Subject: RT: UN talks to resume in February
Date: Mon, 30 Nov 1998 11:46:59 -0500
From: "John M. Miller" <email@example.com>
Autonomy talks deadline missed on E Timor 05:40 p.m Nov 27, 1998 Eastern
By Evelyn Leopold
UNITED NATIONS, Nov 27 (Reuters) - Portugal and Indonesia, missed their self-imposed deadline for reaching agreement on autonomy for the disputed territory of East Timor by the end of this year when they ended a new round of talks on Friday.
U.N. negotiator Jamsheed Marker said talks would resume from February 1-5. In the interim, he plans to visit East Timor on December 16 to consult with all groups.
``I am not disappointed at all,'' said Marker, a Pakistani diplomat, in answer to queries about the autonomy deadline.
``In fact I suspected something like this would happen. I want to keep up the process of negotiations,'' he said.
``I think we have gone a long way towards the autonomy process. These are very complicated and difficult matters. We have presented a very elaborate autonomy proposals to both the governments,'' Marker told reporters.
The autonomy proposals have to be agreed on before a final status for the territory is decided. Indonesia's annexation of the former Portuguese colony in 1976 is not recognised by the international community and the United Nations has long been trying to broker an acceptable solution.
In August, Indonesian Foreign Minister Ali Alatas and his Portuguese counterpart, Jaime Gama, hoped they could reach an agreement on the territory's ``''special status, based on a wide-ranging autonomy'' by the end of the year.
The two sides had also agreed to establish interests sections in friendly embassies in each other's capitals by the end of 1998 and to relax their visa policies.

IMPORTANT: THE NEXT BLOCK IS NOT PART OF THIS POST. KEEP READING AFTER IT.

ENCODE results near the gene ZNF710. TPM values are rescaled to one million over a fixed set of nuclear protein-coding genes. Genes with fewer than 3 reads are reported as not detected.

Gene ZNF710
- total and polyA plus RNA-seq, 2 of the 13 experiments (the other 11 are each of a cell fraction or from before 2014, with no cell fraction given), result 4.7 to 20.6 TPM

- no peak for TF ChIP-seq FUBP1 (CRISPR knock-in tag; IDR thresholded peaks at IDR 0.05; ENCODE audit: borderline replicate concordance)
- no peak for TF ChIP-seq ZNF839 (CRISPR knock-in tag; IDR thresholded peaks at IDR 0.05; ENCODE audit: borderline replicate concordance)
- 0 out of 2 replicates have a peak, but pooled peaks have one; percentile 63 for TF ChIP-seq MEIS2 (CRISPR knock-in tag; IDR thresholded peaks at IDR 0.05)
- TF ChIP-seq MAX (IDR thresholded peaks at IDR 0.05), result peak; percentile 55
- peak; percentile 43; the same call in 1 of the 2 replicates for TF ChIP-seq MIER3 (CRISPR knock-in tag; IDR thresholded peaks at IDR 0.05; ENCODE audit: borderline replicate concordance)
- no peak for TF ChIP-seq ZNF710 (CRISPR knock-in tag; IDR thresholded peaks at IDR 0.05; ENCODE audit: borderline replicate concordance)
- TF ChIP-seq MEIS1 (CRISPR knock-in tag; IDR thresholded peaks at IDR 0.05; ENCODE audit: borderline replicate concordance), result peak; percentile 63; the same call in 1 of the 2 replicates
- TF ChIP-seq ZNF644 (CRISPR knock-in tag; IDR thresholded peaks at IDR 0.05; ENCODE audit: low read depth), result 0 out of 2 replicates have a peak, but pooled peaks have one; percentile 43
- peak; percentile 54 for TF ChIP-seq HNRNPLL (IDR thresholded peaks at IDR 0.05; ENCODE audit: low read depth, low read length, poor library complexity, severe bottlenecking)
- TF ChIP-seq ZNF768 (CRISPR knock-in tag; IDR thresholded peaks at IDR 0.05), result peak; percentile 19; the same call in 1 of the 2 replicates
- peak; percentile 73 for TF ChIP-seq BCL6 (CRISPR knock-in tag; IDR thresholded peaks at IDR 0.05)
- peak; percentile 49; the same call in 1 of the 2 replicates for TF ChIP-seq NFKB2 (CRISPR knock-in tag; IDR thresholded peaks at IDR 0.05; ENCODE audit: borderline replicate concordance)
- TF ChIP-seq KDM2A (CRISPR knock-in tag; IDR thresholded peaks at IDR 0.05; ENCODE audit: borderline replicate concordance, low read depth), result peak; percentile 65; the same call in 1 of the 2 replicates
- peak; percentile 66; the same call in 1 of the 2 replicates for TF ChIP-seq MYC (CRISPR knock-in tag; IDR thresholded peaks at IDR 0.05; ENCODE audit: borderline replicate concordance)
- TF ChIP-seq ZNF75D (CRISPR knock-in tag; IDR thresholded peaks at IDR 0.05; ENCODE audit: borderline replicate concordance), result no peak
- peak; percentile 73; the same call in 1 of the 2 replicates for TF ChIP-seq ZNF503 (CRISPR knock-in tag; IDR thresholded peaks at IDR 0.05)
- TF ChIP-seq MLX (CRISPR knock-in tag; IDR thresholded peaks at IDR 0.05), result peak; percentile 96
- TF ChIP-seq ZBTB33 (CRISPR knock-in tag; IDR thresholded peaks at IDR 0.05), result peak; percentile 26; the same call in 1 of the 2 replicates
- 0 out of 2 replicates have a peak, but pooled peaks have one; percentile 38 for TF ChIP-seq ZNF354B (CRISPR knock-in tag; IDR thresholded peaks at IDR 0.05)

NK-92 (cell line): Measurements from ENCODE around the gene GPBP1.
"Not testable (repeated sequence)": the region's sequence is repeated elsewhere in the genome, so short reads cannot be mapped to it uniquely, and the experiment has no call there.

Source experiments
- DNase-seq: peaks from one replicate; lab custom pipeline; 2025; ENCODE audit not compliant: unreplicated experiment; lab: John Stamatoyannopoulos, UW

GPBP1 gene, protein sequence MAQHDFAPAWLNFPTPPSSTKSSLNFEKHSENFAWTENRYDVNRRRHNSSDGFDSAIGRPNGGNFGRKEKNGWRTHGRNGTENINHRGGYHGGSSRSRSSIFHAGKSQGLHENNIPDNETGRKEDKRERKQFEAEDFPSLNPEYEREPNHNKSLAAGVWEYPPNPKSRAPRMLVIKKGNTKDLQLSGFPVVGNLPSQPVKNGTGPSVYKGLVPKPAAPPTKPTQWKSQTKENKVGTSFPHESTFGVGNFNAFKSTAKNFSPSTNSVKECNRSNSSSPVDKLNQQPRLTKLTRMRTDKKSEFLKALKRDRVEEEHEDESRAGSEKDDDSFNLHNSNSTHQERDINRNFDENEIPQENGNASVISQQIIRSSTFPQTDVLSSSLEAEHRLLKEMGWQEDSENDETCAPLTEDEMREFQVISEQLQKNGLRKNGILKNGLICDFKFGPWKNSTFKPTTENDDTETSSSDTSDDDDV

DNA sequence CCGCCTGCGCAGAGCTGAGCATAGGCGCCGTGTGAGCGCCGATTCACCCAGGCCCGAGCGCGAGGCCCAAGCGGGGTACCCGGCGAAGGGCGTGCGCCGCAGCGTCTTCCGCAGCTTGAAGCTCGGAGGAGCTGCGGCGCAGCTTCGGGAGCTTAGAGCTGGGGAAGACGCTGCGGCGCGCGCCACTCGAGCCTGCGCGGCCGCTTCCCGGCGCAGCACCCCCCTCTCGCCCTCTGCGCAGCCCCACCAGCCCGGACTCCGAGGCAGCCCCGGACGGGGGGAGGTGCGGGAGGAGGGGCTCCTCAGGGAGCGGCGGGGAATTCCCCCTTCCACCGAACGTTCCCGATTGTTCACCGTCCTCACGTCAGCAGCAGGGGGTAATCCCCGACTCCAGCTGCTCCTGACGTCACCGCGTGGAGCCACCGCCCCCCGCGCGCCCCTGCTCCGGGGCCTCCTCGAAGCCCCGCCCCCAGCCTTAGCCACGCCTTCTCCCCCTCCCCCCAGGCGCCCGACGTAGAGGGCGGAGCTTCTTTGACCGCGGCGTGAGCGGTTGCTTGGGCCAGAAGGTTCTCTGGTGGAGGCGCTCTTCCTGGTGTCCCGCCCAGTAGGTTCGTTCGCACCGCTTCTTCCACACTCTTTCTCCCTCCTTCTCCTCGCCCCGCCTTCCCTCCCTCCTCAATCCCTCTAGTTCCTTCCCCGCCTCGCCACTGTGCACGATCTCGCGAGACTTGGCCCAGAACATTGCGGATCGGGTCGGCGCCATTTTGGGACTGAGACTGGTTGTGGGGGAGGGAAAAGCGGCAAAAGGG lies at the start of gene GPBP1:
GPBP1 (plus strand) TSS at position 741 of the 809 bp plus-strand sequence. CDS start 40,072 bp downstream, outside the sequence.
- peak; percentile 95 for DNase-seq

Marker said the final text of the agreement to establish interests sections had been completed this week.
Indonesia will establish its section in the Thai embassy in Lisbon and Portugal's section in Jakarta will be in the Netherlands embassy. It will be headed by Ana Gomes, currently a senior diplomat in Portugal's U.N. mission, U.N. sources said.
This round of talks, conducted by Nugroho Wisnumurti of Indonesia and Fernando Nevis of Portugal, was halted on November 20 after reports that 44 people had been killed in a crackdown by Indonesian troops around the East Timor village of Alas, some 125 miles (200 km) east of Dili, the capital.
``At the round of talks just concluded, the various areas of autonomy were extensively discussed and the two sides not have a better understanding of each other's positions on specific issues,'' Market said
Indonesia invaded the former Portuguese colony of East Timor in December 1975 and annexed it the following year.
A new opportunity opened up after economic and political turmoil in Indonesia in May ended three decades of rule by President Suharto. He was replaced by President B.J. Habibie.
But while Indonesia has spoken of giving East Timor a ``special status'' of autonomy, it has ruled out any referendum or popular vote, as called for by Portugal and those seeking independence for the territory's 800,000 predominantly Roman Catholic inhabitants.